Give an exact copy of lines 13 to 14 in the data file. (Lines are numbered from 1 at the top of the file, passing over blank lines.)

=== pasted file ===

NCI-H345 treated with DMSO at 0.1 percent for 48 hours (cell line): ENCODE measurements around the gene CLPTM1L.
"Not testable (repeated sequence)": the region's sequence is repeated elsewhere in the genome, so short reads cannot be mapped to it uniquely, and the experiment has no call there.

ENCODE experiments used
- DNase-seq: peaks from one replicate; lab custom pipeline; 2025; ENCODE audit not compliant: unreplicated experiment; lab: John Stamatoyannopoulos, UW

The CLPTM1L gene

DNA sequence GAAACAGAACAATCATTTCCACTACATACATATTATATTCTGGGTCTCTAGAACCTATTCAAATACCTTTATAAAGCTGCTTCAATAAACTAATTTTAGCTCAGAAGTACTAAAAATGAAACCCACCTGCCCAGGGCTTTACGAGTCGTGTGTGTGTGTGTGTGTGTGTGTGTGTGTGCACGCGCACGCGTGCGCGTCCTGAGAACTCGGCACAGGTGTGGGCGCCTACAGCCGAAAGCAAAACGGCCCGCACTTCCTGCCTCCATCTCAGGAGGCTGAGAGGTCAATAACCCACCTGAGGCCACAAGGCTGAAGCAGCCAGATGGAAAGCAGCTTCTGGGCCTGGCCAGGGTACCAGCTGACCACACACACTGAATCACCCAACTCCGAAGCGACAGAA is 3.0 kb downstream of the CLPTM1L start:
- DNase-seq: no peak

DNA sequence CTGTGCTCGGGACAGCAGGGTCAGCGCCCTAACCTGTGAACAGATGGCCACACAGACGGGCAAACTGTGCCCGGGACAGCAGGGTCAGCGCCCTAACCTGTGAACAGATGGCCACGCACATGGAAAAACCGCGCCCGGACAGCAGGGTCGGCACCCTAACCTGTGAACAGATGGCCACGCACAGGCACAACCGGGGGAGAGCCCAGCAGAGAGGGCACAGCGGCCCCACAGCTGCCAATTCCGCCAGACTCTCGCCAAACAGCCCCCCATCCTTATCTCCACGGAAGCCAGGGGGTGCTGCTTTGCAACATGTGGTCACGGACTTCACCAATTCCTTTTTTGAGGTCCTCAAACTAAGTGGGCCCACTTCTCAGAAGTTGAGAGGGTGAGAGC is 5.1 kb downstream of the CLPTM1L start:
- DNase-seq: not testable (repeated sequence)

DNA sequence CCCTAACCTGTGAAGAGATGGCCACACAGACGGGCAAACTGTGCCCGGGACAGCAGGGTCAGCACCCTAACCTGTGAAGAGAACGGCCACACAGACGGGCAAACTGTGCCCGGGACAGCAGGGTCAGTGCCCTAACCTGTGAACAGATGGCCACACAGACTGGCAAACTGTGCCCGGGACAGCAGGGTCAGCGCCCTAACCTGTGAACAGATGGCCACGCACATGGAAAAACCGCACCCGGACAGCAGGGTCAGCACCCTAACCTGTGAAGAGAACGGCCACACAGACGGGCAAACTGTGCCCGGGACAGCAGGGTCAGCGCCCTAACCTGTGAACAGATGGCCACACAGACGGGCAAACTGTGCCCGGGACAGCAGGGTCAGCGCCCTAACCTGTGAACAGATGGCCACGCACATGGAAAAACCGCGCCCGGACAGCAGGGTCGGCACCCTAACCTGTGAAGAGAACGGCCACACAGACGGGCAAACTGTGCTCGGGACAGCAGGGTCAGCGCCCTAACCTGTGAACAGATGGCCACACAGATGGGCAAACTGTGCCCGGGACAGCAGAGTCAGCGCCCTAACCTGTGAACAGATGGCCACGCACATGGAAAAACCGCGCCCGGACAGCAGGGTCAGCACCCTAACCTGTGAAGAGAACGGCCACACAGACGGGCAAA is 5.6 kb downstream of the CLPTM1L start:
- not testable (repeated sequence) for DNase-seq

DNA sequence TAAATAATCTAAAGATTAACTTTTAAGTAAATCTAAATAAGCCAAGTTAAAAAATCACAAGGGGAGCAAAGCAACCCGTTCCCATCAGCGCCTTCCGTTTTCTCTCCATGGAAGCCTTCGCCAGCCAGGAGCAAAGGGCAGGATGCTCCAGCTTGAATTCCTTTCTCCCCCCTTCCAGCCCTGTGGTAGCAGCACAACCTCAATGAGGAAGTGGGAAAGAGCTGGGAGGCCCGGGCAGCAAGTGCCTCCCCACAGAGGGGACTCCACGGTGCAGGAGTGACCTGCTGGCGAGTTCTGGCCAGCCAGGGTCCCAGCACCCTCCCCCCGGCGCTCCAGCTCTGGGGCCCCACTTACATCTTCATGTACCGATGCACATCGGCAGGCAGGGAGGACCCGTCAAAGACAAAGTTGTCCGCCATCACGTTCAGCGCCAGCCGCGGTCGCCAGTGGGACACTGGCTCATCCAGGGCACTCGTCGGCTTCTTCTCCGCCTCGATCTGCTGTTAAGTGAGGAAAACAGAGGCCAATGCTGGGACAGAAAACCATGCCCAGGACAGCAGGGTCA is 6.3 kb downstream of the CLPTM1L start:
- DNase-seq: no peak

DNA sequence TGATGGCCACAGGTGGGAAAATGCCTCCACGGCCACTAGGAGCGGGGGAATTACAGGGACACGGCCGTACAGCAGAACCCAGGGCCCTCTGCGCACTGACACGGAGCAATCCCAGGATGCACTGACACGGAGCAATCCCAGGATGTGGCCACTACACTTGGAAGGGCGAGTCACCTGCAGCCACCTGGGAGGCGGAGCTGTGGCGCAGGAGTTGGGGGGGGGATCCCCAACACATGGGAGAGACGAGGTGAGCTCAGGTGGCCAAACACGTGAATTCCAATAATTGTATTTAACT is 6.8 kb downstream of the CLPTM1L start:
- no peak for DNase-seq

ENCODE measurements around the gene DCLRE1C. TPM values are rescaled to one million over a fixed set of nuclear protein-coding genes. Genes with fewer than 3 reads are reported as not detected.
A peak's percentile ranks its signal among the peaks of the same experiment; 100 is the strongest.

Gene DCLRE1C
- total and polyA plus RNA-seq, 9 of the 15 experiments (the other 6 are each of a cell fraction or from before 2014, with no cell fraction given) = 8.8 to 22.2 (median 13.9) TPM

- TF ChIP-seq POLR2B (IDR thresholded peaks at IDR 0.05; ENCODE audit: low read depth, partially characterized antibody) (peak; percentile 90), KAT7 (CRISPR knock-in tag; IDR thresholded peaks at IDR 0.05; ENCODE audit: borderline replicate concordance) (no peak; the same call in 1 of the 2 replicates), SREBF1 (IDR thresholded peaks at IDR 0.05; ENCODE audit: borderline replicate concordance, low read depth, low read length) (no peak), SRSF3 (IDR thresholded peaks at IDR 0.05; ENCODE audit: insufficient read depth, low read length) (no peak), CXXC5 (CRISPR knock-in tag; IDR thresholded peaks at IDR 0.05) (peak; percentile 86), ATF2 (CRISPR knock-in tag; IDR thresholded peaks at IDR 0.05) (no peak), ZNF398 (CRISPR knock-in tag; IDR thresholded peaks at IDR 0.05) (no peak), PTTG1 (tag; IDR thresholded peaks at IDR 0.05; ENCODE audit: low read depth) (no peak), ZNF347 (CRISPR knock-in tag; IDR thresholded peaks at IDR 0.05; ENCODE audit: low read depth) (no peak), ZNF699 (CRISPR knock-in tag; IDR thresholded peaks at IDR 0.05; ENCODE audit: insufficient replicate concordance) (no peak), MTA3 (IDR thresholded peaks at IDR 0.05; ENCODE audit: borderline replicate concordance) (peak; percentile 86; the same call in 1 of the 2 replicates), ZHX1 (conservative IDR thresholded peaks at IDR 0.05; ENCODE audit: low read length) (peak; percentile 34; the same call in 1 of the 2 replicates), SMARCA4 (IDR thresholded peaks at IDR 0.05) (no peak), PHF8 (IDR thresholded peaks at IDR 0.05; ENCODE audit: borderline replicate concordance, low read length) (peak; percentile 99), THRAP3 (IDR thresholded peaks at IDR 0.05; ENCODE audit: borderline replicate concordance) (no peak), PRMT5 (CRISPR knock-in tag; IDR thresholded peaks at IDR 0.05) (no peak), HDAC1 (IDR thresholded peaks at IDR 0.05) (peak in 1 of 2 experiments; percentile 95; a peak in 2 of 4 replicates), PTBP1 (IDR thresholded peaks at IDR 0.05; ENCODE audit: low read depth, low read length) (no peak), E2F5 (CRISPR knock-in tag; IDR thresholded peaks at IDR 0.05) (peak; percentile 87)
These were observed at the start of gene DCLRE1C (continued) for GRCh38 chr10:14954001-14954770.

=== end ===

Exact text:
- DNase-seq: no peak

DNA sequence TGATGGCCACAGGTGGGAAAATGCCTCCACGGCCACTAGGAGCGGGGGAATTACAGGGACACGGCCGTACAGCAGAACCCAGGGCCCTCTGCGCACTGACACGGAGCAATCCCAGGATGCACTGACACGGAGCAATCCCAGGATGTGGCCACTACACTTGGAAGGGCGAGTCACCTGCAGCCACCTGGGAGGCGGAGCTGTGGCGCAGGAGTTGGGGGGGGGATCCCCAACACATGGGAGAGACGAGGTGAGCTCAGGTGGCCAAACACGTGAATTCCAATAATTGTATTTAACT is 6.8 kb downstream of the CLPTM1L start: